The Mini’s rear doors are smaller than in the VW and Audi, which means you’ll have a bit more trouble lifting in a bulky child seat or bending down to strap in a child. At least the Isofix anchor points are clearly marked and easy to locate, however.
Another slight mark against the Mini is its cool-looking chrome door handles. They take a bit of getting used to because they rotated inwards on metal levers as you pull them rather than just pivoting at the base.
The Mini has storage areas in all the usual places but, well – they’re pretty mini. The space under the front centre armrest is particularly small, and the door bins and glovebox are also smaller than in other small hatchbacks. You do get a couple of cupholders in the Mini’s centre console, though, as well as a tray for your phone, complete with a USB plug to wire it up to the car’s stereo.
The Mini’s lozenge-shaped armrest also doubles up as a wireless charge pad if you option the Navigation Plus pack. Just know that your phone can get very hot while its in here, which can cause issues if you’re wirelessly connected to Apple CarPlay.
The armrest itself can also get in the way of the manual handbrake if you slide it all the way forward. Good thing the Mini is now available with an optional electronic handbrake, then.
The extra length of the 5-Door Mini also brings a bit of a boost to boot space, with 67 more litres available over the smaller three-door model. This represents around a 30% increase though, which gives you a hint that the boot wasn’t that big in the first place – 30% of not much is still not a big boot. You might be able to squeeze a smaller stroller in but bigger buggies or large sets of golf clubs.
That said, there are ways to make it a bit more practical, with an optional storage pack offering things like lashing hooks and a fastening strap. It also adds LED lights and a 12v socket so you can plug in a car-vacuum and see what you are doing while you give the boot a good spruce up. The best bit is an adjustable floor, which totally flattens out the boot lip. This makes it easier to load heavy items and flattens out the floor when you drop the seats down.
This is only available as part of the Comfort Pack or the Comfort Plus Pack, which brings a load more equipment and is quite a pricey way to add a bit of boot practicality if that’s all you want.
You’ll have great fun driving the Mini, but if you really need a diesel car you’ll have to look elsewhere
The Mini 5-door hatch is so much fun to drive, but the sporty suspension does mean the bumpy ride can get a bit tiring at times.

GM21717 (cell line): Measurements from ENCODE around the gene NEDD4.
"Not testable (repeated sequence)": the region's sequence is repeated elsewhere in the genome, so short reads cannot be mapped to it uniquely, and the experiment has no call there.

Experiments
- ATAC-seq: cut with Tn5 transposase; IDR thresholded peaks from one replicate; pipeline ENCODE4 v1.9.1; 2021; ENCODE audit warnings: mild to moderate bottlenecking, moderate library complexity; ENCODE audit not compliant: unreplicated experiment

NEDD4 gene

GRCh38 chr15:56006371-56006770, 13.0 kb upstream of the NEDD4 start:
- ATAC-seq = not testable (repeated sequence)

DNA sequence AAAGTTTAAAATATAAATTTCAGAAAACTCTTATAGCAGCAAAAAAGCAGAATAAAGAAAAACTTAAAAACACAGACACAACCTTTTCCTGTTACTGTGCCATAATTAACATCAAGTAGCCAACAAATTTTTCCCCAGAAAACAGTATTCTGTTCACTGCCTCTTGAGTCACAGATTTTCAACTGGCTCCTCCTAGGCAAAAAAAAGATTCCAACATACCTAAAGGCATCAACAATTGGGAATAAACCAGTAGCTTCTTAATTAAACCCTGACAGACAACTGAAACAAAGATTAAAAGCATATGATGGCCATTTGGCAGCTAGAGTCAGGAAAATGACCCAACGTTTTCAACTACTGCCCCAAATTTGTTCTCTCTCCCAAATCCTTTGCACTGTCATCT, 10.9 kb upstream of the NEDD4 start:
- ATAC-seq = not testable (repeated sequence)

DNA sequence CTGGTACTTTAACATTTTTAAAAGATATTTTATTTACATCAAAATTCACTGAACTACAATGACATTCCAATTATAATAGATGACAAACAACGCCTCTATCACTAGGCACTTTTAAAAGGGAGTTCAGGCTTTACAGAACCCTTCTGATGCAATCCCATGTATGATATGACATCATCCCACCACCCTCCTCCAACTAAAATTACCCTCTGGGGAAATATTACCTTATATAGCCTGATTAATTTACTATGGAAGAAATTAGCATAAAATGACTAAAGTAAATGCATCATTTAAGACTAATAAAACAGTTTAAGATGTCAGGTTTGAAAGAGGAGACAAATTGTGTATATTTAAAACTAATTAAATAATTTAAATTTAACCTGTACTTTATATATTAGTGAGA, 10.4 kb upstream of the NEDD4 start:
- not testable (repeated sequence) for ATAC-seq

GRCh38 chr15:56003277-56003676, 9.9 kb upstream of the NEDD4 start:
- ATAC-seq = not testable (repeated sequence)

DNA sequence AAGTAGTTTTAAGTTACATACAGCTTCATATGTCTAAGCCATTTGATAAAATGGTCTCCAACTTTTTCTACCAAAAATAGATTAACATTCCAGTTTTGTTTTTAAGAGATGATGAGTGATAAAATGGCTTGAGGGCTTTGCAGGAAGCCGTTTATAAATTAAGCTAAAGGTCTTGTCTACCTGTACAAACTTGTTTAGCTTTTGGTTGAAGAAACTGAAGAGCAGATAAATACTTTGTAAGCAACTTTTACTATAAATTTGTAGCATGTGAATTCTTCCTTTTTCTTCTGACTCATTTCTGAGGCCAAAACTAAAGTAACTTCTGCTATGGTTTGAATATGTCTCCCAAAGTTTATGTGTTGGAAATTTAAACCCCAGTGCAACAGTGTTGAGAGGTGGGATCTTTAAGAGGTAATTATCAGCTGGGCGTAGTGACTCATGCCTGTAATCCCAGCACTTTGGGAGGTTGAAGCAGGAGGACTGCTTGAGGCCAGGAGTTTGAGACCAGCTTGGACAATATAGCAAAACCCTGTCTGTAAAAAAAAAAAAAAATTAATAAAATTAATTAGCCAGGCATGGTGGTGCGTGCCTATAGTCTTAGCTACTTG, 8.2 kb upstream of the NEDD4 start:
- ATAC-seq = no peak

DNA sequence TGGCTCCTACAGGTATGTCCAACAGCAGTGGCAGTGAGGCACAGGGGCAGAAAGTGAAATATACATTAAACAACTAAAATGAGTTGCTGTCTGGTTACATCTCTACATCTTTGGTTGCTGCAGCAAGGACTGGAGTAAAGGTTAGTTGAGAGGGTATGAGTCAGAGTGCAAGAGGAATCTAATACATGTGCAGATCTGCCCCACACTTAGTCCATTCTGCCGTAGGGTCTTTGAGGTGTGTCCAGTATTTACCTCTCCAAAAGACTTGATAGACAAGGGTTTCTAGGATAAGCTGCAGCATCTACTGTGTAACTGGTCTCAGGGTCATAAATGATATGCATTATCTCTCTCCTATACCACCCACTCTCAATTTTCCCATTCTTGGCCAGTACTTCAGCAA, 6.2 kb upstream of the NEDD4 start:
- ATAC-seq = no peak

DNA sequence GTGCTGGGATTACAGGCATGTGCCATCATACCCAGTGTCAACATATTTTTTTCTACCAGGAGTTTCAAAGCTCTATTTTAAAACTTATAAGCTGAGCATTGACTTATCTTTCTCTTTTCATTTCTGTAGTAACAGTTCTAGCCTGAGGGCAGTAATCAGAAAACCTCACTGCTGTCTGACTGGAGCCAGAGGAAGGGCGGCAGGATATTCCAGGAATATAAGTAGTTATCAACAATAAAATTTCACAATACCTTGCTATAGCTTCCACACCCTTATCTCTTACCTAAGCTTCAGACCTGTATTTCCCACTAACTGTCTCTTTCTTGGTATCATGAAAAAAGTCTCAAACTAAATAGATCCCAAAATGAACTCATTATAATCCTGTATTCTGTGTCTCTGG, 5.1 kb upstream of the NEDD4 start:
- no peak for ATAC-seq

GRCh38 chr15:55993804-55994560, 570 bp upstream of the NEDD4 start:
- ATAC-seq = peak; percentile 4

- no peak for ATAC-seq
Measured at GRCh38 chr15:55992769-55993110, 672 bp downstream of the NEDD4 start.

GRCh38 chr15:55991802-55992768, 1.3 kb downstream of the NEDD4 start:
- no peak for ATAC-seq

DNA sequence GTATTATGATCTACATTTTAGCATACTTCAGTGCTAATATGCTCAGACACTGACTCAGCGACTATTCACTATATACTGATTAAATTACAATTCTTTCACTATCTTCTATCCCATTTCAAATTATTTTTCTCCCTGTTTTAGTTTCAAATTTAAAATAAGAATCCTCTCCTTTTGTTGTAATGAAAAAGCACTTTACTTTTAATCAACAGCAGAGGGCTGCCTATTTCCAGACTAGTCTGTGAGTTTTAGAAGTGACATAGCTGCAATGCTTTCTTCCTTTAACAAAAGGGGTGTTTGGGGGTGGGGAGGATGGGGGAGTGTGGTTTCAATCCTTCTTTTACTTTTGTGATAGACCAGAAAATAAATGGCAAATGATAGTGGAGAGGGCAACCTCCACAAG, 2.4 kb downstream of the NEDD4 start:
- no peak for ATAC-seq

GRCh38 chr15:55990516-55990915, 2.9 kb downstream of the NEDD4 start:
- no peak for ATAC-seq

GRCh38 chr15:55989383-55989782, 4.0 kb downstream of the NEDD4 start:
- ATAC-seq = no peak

There are just three engines to choose from in the Mini 5-Door and all three are petrol models with diesel no longer offered.
The 102hp 1.5-litre One is the entry-level model and this is the version that is the best bet if you’re spending most of your time around town. The official fuel economy is up to 58.9mpg and, as the 0-60mph time is just over 10 seconds, you won’t be tempted to floor the accelerator on a regular basis, meaning that you stand more of a chance of achieving that.
The more powerful 136hp 1.5-litre engine in the Cooper is the sweet spot in the Mini range, as it feels and sounds sporty but still costs little to run. Officially the fuel economy is only around 1mpg worse than the One, but that requires you not to make the most of the Mini’s entertaining nature and 8.3-second 0-60mph time.
The top of the range model is the Cooper S, which is a bigger 2.0-litre engine that produces 178hp and gets to 60mph in an entertaining 6.9 seconds. This engine used to develop more power, but tightening emissions regulations are likely the reason for this new drop. It’s still a reasonably sporty engine, and it doesn’t sound too bad either – particularly in Sport mode.
Every model comes with a decent six-speed manual gearbox or a seven-speed double-clutch semi-automatic transmission. The latter adds a fair bit to the price but is nice and smooth, with the welcome habit of choosing the right gear at the right time and changing down a gear or two quickly when you ask for extra acceleration. And, as if that wasn’t enough, it also allows every engine to run more economically than with the manual version.
Even starting the Mini 5-Door is entertaining; you’ve got to press a red toggle switch in the centre console that looks like the missile-launch button in a jet fighter.
Once you get going the Mini is a lively little thing to drive, and you’ll have great fun chucking it around bends. Its quick-fire steering responses can take a bit of getting used to, but its eager handling will put a pretty big smile on your face.
The downside is that its sportier suspension set-up does make it feel a bit fidgety and hyped up when you’re simply trying to cruise along. Some fancy new adaptive suspension (which is standard fit on the Sport trim level) does do a better job of smothering any lumps or bumps that you might run over than the old car’s variable dampers, but the likes of the Volkswagen Polo and Audi A1 are more laid back. Just don’t expect them to be as fun.
Unfortunately, out on the motorway the Mini starts to struggle. This is mostly due to the amount of road noise it’s able to generate, but a degree of wind noise also contributes. You’ll need to turn the stereo up quite loud to drown this out.
On the other hand, you’ll certainly find it an easy car to drive – not least because of its relatively small size. The front pillars and narrow windscreen do make the view out pretty tight, but the Mini remains an easy car to thread about town and to park.
Spec the Comfort Pack, and you’ll make that process even easier thanks to the introduction of rear parking sensors. The pricier Comfort Plus Pack, meanwhile, adds in all-round parking sensors, and a rear-view camera.
Ok, so space is not exactly in abundance in the Mini, even with those rear doors, but it is a smart and stylish place to be
MINI 5-Door Hatch colours